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Category: Album Reviews

Sleater-Kinney – No Cities To Love


No Cities To Love is punk outfit, Sleater-Kinney’s first album after a nine-year hiatus. No Cities begins with “Price Tag”, a punchy anthem to consumerism. From minute one of the short thirty-three minute (ten song) album you’re hit with the hard-driving tempo that carries it throughout. “Fangless” is a tad funkier than the rest with a more danceable tune. “A New Wave” conquers the dilemma of identity, as much of the album does, with some welcome harmonizing. “Surface Envy” is arguably the crowning jewel, featuring quite a bit of dual guitar play. No Cities To Love definitely follows on in the path of their previous work yet seems a bit more concise. There’s no respite for the listener, each song gets straight to the point and before you can recover you’re thrown back in.

-Sarah Guirguis

Viet Cong – Viet Cong


Death plays a major part in Viet Cong’s composition. Aside from being the title of the epic final track on their debut album, it is death that initially brought the band together. After the tragic death of Women’s guitarist Christopher Reimer, Bassist/vocalist Matt Flegel and Drummer Michael Wallace formed Viet Cong, continuing the creation of anxiety fueled post-punk. Since their Cassette Ep, Viet Cong have incorporated synthesizers and drones of Swans intensity, further expanding their sound. “March of Progress” begins with a repetitive drum rhythm over minimal synth chords and tape loops, leading to metallic arpeggiating guitars and a verse that builds with full intensity, highlighting Wallace’s precise drumming and their ability to interweave guitars. The presence of Christopher Reimer lurks through each track, inspiring much of the content lyrically and musically. On Continental shelf, Flegel sings, “Don’t want to reminisce” and “Don’t want to face the world, it’s suffocating”, further revealing his emotional angst. On the album’s closer “Death”, Viet Cong play with driving force, exemplifying their greatest strengths and abilities. At just over 11 minutes, “Death” takes many forms, patiently building up into a throbbing drone until a sudden shift, changing the pace and playing at unusual time signatures similar to Women’s “Heat Distraction”. Viet Cong is an incredibly consistent album that stretches the boundaries of their previous work, blending familiarity with a certain freshness.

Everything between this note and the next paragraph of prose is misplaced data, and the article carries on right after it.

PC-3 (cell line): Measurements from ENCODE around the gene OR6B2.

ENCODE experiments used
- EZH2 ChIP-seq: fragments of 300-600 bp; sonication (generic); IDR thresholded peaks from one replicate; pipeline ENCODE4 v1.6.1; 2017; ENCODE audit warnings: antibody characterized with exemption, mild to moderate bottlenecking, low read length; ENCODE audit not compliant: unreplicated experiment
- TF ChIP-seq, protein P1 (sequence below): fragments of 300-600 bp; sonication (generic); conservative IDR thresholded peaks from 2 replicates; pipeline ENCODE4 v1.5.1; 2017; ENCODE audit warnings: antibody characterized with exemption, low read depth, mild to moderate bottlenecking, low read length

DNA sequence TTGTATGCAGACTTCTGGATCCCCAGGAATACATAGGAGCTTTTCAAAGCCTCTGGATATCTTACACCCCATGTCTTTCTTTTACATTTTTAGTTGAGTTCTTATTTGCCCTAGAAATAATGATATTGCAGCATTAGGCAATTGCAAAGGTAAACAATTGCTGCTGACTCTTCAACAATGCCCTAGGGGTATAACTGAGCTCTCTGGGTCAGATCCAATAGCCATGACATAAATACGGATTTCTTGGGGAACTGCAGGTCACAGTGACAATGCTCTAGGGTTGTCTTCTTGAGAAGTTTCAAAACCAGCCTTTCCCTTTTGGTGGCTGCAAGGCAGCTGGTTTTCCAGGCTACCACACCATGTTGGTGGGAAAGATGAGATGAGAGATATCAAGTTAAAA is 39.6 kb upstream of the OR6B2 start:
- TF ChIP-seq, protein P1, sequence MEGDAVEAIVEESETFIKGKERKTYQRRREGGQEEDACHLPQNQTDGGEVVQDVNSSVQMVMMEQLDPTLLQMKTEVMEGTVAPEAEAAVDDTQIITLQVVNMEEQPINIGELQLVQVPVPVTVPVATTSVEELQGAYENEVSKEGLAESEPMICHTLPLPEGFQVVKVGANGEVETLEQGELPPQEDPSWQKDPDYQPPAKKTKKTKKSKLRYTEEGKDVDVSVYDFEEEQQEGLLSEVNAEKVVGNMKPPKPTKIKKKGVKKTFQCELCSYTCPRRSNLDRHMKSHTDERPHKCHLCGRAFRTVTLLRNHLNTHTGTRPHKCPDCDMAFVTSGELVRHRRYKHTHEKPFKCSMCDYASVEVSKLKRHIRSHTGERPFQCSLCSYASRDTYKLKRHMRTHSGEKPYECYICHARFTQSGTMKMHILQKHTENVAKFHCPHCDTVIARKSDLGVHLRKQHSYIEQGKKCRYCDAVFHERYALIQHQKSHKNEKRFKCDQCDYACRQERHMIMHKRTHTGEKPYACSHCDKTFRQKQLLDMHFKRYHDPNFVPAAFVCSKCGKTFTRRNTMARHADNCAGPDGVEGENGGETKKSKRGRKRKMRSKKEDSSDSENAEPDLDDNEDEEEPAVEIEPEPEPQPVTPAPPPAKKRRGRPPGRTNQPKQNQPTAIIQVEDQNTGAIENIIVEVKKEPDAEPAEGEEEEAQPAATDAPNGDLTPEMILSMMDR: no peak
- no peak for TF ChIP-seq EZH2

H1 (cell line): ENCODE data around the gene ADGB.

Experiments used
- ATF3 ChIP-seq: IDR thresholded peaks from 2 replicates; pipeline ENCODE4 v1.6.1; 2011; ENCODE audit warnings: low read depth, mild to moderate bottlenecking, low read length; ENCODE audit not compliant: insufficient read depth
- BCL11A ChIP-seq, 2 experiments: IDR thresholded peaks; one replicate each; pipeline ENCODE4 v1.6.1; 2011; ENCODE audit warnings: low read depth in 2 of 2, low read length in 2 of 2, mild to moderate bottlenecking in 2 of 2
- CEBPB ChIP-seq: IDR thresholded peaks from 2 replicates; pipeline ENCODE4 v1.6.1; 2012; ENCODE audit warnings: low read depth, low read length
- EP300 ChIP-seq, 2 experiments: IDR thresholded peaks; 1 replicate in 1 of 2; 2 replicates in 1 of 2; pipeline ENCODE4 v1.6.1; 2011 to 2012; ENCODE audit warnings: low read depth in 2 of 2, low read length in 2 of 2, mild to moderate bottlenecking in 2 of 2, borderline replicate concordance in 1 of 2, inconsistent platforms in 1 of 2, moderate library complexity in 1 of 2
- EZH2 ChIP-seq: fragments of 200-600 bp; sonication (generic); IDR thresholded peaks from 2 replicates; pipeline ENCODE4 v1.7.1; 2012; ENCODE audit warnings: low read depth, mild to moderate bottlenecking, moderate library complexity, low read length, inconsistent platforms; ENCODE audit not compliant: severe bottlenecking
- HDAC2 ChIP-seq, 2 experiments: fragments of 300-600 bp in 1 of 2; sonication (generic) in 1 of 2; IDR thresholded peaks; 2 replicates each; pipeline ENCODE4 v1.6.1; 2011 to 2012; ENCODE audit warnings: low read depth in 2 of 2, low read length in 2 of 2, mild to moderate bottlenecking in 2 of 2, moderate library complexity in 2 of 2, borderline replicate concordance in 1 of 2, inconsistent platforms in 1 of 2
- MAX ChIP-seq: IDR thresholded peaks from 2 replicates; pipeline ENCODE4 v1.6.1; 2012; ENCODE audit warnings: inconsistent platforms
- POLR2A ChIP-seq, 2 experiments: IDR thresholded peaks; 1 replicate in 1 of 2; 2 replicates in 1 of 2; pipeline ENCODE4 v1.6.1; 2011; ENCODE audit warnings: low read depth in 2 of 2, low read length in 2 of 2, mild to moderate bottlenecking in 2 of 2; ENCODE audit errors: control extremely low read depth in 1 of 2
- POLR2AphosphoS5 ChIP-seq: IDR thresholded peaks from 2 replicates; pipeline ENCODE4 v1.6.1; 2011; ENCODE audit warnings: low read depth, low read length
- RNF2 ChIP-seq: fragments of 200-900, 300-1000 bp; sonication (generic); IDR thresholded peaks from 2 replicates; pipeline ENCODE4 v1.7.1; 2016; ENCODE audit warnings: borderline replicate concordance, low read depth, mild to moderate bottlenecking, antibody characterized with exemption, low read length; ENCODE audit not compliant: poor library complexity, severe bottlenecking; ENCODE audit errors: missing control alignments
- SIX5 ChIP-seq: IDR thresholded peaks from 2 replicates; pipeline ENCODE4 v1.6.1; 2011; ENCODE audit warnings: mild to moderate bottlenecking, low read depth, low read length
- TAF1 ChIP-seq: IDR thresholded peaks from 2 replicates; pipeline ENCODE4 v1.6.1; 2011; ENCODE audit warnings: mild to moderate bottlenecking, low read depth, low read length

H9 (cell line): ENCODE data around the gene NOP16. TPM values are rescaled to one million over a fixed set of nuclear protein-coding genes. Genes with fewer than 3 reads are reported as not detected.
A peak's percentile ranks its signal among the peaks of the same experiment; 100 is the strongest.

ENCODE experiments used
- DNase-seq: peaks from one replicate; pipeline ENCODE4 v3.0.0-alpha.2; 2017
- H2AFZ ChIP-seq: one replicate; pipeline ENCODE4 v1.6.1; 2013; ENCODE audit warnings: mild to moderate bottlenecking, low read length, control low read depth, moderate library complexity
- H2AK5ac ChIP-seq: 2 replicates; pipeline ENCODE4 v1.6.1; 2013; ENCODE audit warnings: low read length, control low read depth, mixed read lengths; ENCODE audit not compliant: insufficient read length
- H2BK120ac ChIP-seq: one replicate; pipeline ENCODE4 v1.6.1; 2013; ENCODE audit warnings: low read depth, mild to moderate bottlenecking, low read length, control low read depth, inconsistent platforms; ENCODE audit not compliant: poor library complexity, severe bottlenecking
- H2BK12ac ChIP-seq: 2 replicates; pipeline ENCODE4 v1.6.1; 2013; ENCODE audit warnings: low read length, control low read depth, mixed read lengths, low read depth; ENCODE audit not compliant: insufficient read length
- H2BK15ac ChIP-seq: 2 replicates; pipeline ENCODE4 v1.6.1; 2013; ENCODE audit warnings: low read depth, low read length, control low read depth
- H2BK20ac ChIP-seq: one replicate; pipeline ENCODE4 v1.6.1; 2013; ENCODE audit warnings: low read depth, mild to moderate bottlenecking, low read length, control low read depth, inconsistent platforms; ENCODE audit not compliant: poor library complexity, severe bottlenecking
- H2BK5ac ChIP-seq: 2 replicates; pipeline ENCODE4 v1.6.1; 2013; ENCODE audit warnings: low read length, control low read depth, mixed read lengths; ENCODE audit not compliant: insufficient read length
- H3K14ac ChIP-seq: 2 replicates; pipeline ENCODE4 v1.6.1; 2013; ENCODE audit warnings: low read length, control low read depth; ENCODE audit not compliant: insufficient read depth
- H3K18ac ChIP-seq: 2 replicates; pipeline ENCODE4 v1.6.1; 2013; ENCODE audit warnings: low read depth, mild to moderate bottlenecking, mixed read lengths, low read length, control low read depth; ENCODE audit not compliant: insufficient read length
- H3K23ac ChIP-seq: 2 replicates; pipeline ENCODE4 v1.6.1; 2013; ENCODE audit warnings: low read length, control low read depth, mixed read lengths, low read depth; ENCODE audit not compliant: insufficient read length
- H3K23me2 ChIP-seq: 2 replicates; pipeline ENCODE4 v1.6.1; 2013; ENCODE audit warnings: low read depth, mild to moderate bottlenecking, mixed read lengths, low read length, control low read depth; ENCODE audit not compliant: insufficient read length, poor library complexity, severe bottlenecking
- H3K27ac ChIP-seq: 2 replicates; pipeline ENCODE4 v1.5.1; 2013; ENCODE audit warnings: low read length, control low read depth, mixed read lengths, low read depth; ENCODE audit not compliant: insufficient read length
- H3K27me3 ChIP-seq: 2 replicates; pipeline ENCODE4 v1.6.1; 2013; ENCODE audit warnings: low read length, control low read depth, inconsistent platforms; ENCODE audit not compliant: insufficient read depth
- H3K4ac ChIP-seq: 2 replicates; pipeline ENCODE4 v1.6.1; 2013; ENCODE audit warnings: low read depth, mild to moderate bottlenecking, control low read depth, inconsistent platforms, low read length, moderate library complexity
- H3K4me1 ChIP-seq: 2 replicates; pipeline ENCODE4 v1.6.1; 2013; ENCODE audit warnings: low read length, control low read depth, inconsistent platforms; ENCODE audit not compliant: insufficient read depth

-Ben Houston

What’s new on WUOG? Strangest collab of the year, Helium/Autoclave/Wild Flag’s Mary Timony’s newest band and a buncha Canadian garage punks!


If you tune into WUOG you might hear the latest from Texas post-rockers This Will Destroy You and California dance-poppers Lemonade. Both albums have blue covers, so this article is visually pleasing.

This Will Destroy You – Another Language

Many have heard of Texas post-rock band Explosions in the Sky. Their atmospheric sound has made it into the hit TV show (and movie) “Friday Night Lights”, bringing music lovers’ attention to the Texas Post-Rock scene. Although Explosions in the Sky is usually the headliner when talking about this style of music, San Marcos, TX quartet This Will Destroy You is revolutionizing the scene. The biggest difference is that most post-rock bands such as Explosions in the Sky will follow the same formula for each song: Intro, Rising Action, Climax, Falling Action. This Will Destroy You was also guilty of following this set formula, but they seem to have break away from it in their latest record Another Language.